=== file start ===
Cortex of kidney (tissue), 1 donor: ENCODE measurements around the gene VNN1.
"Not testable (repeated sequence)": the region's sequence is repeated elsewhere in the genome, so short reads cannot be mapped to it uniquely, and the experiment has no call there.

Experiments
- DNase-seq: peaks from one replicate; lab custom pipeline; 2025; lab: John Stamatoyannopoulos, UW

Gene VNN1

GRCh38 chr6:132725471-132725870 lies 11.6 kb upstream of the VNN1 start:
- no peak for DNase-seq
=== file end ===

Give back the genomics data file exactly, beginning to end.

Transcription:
Cortex of kidney (tissue), 1 donor: ENCODE measurements around the gene VNN1.
"Not testable (repeated sequence)": the region's sequence is repeated elsewhere in the genome, so short reads cannot be mapped to it uniquely, and the experiment has no call there.

Experiments
- DNase-seq: peaks from one replicate; lab custom pipeline; 2025; lab: John Stamatoyannopoulos, UW

Gene VNN1

GRCh38 chr6:132725471-132725870 lies 11.6 kb upstream of the VNN1 start:
- no peak for DNase-seq